Butter Cookie Dragons are piped cookies with a crunchy, melt in your mouth texture. The festive shape and sprinkles are ready for a celebration.
About this recipe
It’s fascinating to me that there are many cultures with similar cookies. How did that happen?
Ancient travelers? Brilliant minds think alike? Creative use of available ingredients? Sablés, Viennese Swirls, Danish Butter Cookies, Petibör, and Chinese Butter Cookie Dragons are all made with strikingly similar recipes.
The basic dough for the Butter Cookie Dragons and the swirly dragon shape are true to the traditional Dragon Cookie popular in many countries where the Lunar New Year is celebrated. I found recipes originating in China, Singapore, and Malaysia.
The recipes were all very similar, with almost identical ingredients. The only difference was the slight variations in the ratios of flour, sugar, butter, and corn starch. I experimented until I found a combination I liked best.
If you bake these cookies and ignore my directions for icing and sprinkles, you will have a traditional New Year Dragon Cookie. I added icing and sprinkles which isn’t culturally accurate, but it certainly is festive!
The flour used in a recipe has a huge impact on the texture of the finished product. The gluten content in all-purpose flour varies from brand to brand depending on the wheat used. Certainly, the gluten content varies from nation to nation.
Butter Cookie Dragons are meant to be a crisp cookie that melts in your mouth. A balance of flour and corn starch (plus using confectioners’ sugar rather than granulated sugar) provides the wonderful texture without a sandy feel. I played with ingredient quantities until my American ingredients produced the texture I was looking for.
Generally, Asian cookies are less sweet than American cookies. The original recipes all produced cookies that varied from barely sweetened to not sweet at all.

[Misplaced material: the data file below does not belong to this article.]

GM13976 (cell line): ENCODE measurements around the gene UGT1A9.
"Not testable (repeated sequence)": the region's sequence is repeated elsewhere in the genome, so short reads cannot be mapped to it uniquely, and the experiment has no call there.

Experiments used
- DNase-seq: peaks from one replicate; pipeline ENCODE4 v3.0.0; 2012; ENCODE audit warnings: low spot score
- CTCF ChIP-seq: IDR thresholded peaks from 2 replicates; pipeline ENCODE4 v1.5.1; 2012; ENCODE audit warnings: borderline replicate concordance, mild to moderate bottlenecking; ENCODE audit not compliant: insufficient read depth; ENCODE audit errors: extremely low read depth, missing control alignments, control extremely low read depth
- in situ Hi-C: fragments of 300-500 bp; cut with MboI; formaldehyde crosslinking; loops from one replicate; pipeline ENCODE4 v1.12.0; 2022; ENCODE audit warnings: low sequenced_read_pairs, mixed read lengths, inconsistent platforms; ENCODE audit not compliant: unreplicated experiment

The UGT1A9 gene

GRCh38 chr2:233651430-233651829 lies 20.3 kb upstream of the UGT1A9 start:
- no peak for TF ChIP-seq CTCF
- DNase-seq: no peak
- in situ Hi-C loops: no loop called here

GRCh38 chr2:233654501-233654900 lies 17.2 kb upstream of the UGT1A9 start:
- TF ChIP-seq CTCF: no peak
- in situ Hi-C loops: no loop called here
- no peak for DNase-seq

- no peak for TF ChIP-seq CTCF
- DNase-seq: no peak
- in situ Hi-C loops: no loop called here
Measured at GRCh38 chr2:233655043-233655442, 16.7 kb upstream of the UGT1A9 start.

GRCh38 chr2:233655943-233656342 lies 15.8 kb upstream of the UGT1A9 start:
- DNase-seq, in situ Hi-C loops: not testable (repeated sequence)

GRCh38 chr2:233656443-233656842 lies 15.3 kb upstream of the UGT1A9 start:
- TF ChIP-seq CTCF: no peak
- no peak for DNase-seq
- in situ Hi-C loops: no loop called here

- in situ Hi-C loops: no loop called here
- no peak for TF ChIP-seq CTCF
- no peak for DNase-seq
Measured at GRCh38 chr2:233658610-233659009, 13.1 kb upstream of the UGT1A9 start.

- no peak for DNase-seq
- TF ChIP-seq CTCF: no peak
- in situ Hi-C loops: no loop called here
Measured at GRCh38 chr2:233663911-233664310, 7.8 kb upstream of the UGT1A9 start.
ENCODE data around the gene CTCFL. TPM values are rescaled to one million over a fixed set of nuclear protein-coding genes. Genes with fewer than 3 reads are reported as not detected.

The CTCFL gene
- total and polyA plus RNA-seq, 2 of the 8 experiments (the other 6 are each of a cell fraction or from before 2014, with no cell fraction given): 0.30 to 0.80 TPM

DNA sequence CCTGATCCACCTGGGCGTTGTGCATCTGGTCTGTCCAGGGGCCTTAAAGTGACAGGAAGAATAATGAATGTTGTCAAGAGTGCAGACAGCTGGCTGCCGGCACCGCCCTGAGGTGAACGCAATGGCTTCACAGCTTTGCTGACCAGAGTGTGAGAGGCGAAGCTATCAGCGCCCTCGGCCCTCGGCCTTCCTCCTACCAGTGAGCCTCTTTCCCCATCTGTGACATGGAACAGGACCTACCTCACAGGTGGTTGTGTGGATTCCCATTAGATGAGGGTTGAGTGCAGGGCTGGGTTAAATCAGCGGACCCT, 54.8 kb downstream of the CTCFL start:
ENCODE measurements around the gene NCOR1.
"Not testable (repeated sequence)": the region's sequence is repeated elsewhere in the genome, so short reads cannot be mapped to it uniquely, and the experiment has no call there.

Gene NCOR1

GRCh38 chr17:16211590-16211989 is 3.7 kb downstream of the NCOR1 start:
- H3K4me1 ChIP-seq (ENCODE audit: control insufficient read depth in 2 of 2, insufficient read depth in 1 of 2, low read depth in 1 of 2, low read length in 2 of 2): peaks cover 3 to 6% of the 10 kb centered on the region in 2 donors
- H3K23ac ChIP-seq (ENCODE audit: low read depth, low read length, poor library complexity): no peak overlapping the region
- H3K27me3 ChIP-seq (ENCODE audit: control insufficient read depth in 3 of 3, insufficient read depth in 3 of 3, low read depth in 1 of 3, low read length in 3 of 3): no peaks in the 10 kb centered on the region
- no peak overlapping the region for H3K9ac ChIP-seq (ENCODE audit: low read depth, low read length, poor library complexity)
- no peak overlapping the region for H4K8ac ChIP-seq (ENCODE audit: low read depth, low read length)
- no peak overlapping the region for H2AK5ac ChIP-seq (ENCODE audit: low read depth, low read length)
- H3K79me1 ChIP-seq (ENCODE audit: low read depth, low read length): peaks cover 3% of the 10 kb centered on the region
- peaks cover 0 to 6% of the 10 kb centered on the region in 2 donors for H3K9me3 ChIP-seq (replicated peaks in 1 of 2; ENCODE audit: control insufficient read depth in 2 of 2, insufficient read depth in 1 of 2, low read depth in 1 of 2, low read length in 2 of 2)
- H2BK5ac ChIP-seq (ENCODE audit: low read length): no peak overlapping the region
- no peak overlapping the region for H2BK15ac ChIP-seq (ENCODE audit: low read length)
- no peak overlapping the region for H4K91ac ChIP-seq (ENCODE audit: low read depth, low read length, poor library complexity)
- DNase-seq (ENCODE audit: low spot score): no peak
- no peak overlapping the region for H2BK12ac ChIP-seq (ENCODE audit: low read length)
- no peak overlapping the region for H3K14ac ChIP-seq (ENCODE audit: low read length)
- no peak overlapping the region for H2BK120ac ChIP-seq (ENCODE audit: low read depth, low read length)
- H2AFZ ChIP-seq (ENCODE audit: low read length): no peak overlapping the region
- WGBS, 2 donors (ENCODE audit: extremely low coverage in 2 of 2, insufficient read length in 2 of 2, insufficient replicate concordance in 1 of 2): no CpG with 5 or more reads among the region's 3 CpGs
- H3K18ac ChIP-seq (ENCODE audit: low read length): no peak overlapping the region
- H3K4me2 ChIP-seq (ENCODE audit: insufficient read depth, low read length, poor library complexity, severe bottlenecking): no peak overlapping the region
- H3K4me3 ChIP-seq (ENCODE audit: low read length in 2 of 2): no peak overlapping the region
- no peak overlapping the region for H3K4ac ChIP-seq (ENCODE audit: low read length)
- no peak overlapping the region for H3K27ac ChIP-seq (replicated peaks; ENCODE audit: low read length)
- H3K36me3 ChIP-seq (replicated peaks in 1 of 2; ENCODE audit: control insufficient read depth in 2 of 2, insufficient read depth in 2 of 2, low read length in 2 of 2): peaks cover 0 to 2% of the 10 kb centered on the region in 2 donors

Though my version of Butter Cookie Dragons is not overly sweet, I both double the usual amount of confectioners’ sugar and use a light confectioners’ sugar glaze for a sweetness that is appealing and familiar to most North American tastes.
The dough for Butter Cookie Dragons is stiff. The stiffness is necessary for the piped ridges to remain intact while baking.
However, after piping a few cookies my hands and arms were sore! Perhaps this is an indication I need to work out more. In Jamie Oliver’s recipe for Dragon Cookies he writes, “You’ll need a good strong piping bag, a supersized star-shaped nozzle, and biceps of steel!”
Not having biceps of steel, shouldn’t keep you from making these tasty treats. I found that adding just 2 teaspoons of milk to the dough made piping much easier without effecting the dragons’ textured look.
Instant milk powder is not a flavoring ingredient often used in American cookie recipes. Powdered milk is used in this recipe, not as a flavor that stands out on its own, but to add fullness to the other flavors in the cookie. The powdered milk can be left out, but the Butter Cookie Dragons won’t have the same rich flavor.
Vanilla extract is traditionally the only flavoring added to Butter Cookie Dragons. The addition of orange zest is an idea I got from my favorite recipe for Viennese swirls.
I include orange zest as an optional ingredient. Not only is the zest delicious, but it’s fun to note that oranges and tangerines are considered auspicious symbols for wealth and luck in the New Year.
Traditional Butter Cookie Dragons are undecorated. Eyes are often added using a toothpick dipped in food coloring, but the cookies are left otherwise plain. Because I love sprinkles and the festiveness they bring to baked goods, I added nonpareil sprinkles using a confectioners’ sugar glaze as glue.